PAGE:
The Big Crunch

The Big Crunch theory predicts the death of the universe. But that’s probably not what will happen.

The expanding universe

Before talking about the Big Crunch, we need to talk about the Big Bang.

Ever since the Big Bang, the universe has been slowly expanding. The Big Bang, as you probably know, is the event that started our universe. The universe expands, but if you project that expansion backward and apply the general theory of relativity, you end up with a time in the past when the universe was infinitely dense and has an infinite temperature: the Big Bang.

The Big Bang was not an actual bang. Not in the traditional sense. It was not that something actually exploded, but that the universe itself started to rapidly expand from a zero size. Well, expand from something. We don’t actually know if it was the start or not. We can only look back so far, and the closer you get to the actual Big Bang, the less we know. General Relativity brakes down.

The stuff that happened in the first 10-43 seconds after the Big Bang (yes, that’s a fraction of a fraction of a second) is wild. The fundamental forces like gravity and magnetism were one with the forces that keep atoms together. Things like ‘particles’ didn’t exist yet. Instead the universe was super-heated energy soup with a seasoning of undefined laws of nature.

Fast Forward

The first second of the universe was a weird time, with the universe expanding faster than light — light has a fixed speed, but that not constrain the growth potential of a universe, apparently.

Slowly matter formed, with the unexplained quirk that we ended up with a surplus of matter compared to anti-matter. That quirk is what makes us actually able to exist, so yeah for that. But we have no idea why that happened.

As we go from the first seconds and minutes to the first few millennia, things starts to become recognizable for us. Protons and neutrons form and slowly atoms starts to appear. Over the billions of years that follow, the universe has continued to expand until we find ourselves at the current state of things.

The universe is still expanding, but it is big these days, and a lot colder and less energetic than at the start of things.

But what will happen next? That’s where the Big Crunch comes in.

The Big Crunch

The Big Crunch theory is a theory suggesting what will happen to our universe in the distant future. It posits that gravity will make the expansion of the universe stop, then reverse course. Over many billions of years, the universe will collapse in on itself. Eventually, this will result in a giant black hole that will crush everything.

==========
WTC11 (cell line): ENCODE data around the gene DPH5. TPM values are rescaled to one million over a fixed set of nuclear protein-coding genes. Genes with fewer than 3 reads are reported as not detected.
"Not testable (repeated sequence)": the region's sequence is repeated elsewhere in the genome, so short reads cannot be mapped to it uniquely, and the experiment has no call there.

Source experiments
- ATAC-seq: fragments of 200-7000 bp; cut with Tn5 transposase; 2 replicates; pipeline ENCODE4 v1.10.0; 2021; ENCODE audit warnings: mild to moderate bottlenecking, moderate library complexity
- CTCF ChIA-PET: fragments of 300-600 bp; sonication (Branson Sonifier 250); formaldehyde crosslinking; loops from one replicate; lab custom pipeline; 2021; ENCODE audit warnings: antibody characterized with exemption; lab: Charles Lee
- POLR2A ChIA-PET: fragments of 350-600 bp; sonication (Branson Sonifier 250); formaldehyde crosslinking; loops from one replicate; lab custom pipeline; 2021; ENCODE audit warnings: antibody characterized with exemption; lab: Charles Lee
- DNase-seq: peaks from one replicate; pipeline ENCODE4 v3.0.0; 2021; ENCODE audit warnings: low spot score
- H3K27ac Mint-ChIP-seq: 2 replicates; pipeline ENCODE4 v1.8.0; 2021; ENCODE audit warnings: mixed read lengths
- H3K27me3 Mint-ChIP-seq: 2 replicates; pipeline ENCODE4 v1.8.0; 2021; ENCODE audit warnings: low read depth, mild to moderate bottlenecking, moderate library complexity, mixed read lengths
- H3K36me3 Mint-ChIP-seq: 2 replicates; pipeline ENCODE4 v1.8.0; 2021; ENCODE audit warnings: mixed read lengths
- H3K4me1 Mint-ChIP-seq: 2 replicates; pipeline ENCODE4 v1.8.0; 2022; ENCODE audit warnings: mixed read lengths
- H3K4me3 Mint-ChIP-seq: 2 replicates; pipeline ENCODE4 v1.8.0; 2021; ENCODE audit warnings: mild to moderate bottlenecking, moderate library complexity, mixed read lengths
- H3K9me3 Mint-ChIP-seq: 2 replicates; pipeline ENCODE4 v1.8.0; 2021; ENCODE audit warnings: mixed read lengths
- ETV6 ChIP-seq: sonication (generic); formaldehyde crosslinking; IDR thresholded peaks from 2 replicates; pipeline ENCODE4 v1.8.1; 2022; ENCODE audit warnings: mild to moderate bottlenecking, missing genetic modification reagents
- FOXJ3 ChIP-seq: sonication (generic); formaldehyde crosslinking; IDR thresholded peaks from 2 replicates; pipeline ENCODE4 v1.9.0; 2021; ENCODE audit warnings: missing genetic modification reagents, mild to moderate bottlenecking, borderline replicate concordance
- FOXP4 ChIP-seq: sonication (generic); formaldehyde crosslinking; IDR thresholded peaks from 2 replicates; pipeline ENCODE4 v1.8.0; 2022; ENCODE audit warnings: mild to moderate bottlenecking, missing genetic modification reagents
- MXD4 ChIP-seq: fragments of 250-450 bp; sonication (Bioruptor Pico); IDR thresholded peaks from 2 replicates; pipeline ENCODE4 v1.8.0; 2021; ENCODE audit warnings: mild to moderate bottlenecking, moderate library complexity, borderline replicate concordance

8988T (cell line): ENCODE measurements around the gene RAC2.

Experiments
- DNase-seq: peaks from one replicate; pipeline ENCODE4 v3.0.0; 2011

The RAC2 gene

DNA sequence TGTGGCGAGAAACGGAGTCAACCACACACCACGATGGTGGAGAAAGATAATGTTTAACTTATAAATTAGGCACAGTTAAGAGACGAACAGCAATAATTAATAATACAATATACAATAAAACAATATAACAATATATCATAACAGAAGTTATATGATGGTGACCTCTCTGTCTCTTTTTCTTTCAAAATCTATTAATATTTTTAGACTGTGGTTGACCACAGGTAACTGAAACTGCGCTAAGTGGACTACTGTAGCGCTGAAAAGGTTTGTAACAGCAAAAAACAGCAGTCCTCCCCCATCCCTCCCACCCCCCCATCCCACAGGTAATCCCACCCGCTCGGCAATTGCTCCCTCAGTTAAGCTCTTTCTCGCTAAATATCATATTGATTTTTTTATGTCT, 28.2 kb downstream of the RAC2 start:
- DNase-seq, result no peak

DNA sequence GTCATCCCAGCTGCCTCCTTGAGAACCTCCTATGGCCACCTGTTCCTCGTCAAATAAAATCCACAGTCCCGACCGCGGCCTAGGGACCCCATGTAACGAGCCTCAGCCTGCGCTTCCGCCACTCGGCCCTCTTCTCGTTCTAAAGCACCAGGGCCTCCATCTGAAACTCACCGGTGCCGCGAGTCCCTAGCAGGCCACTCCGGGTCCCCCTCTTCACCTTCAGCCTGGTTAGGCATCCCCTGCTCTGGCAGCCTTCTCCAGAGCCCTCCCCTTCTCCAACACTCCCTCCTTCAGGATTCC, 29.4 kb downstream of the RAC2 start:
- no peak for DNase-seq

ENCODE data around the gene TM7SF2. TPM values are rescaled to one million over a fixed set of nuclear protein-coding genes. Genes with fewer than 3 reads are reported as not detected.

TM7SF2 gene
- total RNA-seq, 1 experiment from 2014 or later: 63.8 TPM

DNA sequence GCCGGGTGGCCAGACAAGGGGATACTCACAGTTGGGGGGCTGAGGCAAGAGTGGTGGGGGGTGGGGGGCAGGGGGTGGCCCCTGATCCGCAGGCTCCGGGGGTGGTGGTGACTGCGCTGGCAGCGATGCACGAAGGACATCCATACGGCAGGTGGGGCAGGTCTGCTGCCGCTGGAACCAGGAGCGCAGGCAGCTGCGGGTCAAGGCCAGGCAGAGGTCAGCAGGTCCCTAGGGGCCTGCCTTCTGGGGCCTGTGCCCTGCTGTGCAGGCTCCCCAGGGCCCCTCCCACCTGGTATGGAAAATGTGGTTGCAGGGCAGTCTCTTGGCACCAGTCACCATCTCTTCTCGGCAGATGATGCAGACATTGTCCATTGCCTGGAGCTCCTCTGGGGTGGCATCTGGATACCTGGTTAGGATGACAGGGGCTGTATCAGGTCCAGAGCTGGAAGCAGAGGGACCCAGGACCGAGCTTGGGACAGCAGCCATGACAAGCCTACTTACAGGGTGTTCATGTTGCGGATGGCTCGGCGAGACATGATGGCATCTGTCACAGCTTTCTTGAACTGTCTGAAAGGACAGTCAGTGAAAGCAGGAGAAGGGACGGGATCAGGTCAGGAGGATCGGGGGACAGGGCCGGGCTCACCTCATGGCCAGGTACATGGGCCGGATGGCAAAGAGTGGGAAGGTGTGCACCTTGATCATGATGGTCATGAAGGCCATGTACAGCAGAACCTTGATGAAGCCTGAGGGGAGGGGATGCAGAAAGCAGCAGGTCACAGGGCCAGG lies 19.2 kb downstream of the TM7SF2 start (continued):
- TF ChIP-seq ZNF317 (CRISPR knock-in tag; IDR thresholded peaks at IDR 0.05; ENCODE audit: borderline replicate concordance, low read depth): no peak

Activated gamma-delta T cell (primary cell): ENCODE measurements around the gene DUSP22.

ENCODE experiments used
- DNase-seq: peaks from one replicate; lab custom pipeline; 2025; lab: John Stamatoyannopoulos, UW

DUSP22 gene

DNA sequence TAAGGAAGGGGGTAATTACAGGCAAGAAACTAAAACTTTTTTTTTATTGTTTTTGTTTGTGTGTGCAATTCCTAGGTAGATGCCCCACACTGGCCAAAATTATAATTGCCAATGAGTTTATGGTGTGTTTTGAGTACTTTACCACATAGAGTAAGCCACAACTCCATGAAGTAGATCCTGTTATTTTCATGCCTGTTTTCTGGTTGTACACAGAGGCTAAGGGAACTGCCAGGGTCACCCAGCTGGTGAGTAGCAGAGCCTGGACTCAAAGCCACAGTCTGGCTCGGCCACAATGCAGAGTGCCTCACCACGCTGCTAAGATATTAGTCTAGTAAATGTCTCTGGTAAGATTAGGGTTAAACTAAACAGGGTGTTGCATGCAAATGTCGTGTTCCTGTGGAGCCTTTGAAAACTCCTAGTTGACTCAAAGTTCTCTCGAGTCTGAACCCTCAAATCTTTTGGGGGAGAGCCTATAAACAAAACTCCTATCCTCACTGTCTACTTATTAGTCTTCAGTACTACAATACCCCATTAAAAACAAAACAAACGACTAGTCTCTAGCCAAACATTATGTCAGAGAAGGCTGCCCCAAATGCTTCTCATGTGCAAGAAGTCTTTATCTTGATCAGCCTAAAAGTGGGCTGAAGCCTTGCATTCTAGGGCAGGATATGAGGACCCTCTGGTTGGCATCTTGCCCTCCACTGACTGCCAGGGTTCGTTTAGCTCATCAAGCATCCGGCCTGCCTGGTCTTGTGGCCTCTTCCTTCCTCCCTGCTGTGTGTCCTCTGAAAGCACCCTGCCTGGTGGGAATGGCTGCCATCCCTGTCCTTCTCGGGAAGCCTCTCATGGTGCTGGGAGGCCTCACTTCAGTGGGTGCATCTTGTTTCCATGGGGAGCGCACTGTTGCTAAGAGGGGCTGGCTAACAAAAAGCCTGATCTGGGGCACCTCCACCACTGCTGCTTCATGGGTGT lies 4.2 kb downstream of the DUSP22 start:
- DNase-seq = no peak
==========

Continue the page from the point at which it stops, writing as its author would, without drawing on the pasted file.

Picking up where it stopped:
It’s a nice symmetrical theory, and it has led to one of my favorite episodes of the science fiction series Red Dwarf.

Unfortunately, there’s a problem.

The universe is — in fact — only expanding faster over time, not slower, meaning it’s unlikely to start shrinking. This sounds strange, of course. Gravity should be pulling things toward each other, so why are things accelerating away from each other?

Enter dark energy. Dark energy, or vacuum energy is the energy housing in the space between particles, vacuum in other words. Although, ‘no particles’ is a misleading term in the world of quantum mechanics. There is something there, which pops out in certain situations, such as when particles are spontaneously emitted. This vacuum energy is supposedly responsible for the accelerating universe. I say ‘supposedly’ because a lot of this is unproven. I’ve written before about certain conundrums in quantum mechanics, and the need for vacuum energy to explain certain phenomena is one of those.

Heath Death and the Big Rip

An alternative to the Big Crunch is to assume the universe will keep expanding and go from there.

Two things could happen. Eventually the matter and energy of the universe could spread out so far no meaningful thermodynamic reactions can occur. Over time, all parts of the universe would end up at an absolute zero temperature. This is known as the Heat Death of the universe.

Alternatively, the particles of the universe could be pushed far enough apart that they can no longer meaningfully interact. The universe rips itself apart, and nothing happens anymore. This is known as the Big Rip.

The difference is really not that important. It’s like a person getting caught outside in a blizzard and dying. Do they die because their heart stops, or because they freeze to death? Whether the universe ends because particles no longer interact or because the temperature drops to absolute zero matters little. The result is the same.

Conclusion

The death of the universe is very far off, as in billions upon billions of years. We’ll all be long dead by then, and likely the human race will be long gone too. Still, it’s interesting to think about, and makes for interesting possibilities in stories.

Martin Stellinga Written by:

I'm a science fiction and fantasy writer from the Netherlands